Historically Black colleges and universities (HBCUs) have grappled for decades with state and federal underfunding while educating many low-income students of color. But the pandemic has disproportionately hit the very communities they often serve.
To experts and HBCU leaders, a new survey’s findings highlight the need for more support to students as well as institutions to help them. In its latest report, The Hope Center for College, Community, and Justice, a nonprofit research and advocacy organization at Temple University, found that two-thirds of HBCU students in Fall 2020 had experienced basic needs insecurity.
With a 8.3% response rate, about 5,000 students at 14 public and private HBCUs participated in the survey. Nearly one-fifth of students reported they had been homeless in the past year. About 46% of respondents said they had experienced food insecurity in the past 30 days.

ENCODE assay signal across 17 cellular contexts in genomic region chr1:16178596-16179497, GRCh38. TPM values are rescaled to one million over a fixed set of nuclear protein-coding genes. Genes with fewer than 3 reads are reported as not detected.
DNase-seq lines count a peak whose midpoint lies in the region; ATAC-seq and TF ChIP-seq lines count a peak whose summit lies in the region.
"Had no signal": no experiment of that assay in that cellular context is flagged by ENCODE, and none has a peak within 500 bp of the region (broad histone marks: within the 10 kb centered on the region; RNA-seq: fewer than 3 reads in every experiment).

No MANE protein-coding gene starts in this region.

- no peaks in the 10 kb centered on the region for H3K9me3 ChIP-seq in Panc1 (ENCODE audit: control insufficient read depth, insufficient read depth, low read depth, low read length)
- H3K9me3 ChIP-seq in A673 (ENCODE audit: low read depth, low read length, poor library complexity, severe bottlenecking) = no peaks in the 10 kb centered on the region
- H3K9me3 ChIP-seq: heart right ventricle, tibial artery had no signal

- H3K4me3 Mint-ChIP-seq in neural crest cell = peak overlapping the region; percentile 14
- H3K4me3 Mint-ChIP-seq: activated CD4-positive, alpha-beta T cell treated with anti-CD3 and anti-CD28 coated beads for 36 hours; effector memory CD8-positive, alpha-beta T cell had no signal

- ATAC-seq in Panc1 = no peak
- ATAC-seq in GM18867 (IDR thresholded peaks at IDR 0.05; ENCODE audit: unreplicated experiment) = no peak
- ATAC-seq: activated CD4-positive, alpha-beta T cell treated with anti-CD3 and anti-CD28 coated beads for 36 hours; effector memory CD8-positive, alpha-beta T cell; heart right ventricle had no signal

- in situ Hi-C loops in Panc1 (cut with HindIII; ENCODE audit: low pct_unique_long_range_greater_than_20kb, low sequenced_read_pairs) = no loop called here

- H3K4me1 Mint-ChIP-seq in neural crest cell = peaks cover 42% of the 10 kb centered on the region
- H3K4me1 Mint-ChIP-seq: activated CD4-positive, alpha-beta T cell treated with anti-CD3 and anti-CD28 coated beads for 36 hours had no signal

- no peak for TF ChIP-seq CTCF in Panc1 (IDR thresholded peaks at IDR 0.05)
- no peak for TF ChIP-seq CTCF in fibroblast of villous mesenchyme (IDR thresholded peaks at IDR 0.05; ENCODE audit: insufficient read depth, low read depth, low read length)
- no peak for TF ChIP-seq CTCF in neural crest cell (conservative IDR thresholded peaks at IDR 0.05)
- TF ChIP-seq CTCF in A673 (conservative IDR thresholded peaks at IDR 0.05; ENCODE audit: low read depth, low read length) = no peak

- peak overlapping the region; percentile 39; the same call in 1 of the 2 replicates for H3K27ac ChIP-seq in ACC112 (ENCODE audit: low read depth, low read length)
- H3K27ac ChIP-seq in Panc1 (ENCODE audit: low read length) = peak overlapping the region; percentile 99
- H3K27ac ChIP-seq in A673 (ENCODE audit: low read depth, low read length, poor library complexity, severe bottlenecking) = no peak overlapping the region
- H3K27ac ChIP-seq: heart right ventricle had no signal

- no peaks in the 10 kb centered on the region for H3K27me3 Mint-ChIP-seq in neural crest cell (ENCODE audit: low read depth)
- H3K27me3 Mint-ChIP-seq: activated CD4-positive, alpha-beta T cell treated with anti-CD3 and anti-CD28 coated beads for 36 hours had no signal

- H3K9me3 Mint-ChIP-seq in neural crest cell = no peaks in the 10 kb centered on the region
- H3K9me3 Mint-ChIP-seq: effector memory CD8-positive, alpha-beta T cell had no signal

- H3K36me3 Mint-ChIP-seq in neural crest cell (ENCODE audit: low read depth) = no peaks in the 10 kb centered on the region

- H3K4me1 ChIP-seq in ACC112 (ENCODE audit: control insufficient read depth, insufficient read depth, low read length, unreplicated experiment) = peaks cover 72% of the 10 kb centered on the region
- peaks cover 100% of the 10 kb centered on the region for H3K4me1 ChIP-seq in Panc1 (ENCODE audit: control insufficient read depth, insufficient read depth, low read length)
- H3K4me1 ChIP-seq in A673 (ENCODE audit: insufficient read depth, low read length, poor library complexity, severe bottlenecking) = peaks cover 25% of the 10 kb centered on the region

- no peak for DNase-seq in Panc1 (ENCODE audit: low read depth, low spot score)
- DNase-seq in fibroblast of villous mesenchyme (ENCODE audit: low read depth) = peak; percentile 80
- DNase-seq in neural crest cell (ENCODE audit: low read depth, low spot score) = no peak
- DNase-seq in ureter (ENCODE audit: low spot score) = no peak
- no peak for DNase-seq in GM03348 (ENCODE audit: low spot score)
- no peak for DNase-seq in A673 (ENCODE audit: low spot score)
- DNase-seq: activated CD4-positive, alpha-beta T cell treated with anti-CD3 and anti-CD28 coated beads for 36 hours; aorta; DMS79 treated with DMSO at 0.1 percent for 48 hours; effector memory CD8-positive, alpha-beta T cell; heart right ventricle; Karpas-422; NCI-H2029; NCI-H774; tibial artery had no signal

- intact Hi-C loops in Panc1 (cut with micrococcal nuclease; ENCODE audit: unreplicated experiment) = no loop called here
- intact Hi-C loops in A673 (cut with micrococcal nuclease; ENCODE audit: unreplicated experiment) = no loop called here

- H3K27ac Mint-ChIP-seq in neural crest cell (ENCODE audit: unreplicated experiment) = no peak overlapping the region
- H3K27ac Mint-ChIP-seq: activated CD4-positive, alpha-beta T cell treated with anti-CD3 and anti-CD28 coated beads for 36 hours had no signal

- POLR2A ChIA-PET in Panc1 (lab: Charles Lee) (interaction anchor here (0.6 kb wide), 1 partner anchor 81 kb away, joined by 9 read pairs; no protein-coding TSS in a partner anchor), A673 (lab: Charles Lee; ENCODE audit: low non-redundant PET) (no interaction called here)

Institutions in the #RealCollegeHBCU project’s inaugural cohort include Paul Quinn College as well as Delaware State University (DSU), a public land-grant HBCU.
Like many institutions, DSU raised emergency funds for students facing housing and food insecurities when the coronavirus first hit the country in Spring 2020. Carlos Holmes, director of news services at DSU, said that staying attentive to students’ holistic needs has been critical throughout the pandemic—and will continue to be so. Said Holmes …
An important lesson to be learned from this is to be cognizant of your students’ needs, even when you’re in the midst of a pandemic. It’s about a lot more than just making sure they’re taking their classes.